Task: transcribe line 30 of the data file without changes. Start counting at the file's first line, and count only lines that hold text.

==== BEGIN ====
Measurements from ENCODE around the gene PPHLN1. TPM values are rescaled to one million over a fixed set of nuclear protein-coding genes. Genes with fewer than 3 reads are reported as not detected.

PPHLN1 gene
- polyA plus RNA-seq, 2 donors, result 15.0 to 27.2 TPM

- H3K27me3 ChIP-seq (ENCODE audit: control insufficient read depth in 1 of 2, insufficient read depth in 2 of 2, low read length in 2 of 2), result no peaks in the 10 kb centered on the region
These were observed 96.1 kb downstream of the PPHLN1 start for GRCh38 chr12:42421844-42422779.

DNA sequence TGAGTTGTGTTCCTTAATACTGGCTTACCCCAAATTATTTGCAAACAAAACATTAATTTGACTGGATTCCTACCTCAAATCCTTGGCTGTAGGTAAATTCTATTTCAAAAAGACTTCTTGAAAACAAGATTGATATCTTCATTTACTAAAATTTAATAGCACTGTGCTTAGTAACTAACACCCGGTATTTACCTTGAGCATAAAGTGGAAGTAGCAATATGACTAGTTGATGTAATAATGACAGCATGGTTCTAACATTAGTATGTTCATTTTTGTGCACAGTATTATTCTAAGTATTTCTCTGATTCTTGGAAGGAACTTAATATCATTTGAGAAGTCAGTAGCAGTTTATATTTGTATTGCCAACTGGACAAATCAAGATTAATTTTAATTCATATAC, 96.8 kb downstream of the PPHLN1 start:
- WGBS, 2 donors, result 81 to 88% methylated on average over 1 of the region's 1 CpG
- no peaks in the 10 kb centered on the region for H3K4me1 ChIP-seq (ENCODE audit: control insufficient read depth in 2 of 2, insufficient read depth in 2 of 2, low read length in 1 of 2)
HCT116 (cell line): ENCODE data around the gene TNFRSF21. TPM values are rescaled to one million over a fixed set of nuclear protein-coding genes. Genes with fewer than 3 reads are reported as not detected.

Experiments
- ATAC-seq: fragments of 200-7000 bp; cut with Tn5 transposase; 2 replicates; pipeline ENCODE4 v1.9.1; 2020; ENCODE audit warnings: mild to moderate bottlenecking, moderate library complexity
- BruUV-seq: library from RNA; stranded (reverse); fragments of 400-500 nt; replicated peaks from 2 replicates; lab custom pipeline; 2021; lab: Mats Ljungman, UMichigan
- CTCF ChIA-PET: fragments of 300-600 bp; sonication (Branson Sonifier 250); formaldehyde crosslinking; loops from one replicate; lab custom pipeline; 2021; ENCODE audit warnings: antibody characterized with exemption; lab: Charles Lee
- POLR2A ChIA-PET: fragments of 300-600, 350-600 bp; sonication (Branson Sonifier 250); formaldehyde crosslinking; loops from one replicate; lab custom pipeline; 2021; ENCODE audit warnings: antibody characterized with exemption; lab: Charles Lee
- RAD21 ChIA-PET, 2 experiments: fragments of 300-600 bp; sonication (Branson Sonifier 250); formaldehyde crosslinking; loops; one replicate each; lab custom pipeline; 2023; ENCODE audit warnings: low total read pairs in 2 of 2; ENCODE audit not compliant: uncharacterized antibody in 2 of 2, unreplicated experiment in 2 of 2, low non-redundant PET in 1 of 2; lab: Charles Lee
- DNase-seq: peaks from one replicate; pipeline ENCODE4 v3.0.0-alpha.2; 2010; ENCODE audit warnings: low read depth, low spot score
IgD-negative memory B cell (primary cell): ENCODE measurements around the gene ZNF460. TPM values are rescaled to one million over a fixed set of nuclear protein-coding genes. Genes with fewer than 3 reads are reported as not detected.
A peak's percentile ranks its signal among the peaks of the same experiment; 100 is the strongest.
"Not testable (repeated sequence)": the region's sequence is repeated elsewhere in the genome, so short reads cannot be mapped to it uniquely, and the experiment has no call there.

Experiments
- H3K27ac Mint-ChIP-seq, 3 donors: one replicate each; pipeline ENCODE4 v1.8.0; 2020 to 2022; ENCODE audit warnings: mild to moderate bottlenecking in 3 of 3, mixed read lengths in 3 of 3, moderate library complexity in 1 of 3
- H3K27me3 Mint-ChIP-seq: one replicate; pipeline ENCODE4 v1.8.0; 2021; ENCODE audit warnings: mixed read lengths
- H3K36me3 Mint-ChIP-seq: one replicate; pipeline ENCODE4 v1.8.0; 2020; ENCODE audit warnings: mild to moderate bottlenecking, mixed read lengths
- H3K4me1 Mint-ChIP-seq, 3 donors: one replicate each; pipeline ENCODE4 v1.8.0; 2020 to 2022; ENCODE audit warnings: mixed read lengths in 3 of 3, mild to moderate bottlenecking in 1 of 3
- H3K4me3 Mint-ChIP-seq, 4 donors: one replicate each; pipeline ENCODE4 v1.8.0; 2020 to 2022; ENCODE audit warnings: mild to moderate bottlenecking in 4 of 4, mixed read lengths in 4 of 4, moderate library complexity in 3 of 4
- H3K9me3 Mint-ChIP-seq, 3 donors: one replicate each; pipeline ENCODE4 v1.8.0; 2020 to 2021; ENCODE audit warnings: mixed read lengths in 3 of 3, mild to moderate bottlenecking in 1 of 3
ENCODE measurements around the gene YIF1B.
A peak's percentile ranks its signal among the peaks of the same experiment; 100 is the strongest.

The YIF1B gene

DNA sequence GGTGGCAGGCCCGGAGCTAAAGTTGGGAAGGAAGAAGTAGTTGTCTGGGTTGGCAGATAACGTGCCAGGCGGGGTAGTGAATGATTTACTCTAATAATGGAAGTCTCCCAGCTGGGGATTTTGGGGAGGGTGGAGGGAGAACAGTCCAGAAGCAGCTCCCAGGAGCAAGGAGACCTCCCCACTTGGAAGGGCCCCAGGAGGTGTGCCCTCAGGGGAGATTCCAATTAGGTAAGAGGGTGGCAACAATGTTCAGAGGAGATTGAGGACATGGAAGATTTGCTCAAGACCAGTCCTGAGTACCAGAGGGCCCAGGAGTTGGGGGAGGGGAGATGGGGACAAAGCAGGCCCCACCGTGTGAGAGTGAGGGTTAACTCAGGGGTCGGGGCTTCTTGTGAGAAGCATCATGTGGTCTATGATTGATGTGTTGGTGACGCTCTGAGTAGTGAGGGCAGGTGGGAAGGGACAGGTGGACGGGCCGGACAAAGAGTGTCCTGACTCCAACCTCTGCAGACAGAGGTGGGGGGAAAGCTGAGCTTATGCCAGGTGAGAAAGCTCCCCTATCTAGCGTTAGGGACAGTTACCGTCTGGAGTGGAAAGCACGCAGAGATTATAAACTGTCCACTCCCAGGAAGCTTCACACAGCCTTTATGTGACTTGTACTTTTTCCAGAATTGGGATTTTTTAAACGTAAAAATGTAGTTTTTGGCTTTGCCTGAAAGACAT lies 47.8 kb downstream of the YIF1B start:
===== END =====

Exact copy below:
DNA sequence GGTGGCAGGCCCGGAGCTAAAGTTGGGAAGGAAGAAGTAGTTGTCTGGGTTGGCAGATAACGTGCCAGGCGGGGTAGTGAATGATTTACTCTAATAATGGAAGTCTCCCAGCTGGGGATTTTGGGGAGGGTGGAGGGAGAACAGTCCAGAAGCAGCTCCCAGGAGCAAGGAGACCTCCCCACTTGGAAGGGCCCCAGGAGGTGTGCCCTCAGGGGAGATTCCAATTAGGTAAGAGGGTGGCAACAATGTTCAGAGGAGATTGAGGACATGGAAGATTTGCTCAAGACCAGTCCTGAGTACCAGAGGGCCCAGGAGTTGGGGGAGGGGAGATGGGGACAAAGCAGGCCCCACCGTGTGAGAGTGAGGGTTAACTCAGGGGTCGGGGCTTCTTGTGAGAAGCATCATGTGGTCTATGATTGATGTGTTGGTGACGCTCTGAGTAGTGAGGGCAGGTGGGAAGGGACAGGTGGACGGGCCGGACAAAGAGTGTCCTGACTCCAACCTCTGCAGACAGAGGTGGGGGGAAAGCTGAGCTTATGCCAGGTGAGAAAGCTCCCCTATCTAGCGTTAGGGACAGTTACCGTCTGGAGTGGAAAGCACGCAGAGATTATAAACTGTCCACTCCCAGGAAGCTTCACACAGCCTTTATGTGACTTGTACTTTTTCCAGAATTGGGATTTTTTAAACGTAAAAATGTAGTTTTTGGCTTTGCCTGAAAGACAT lies 47.8 kb downstream of the YIF1B start: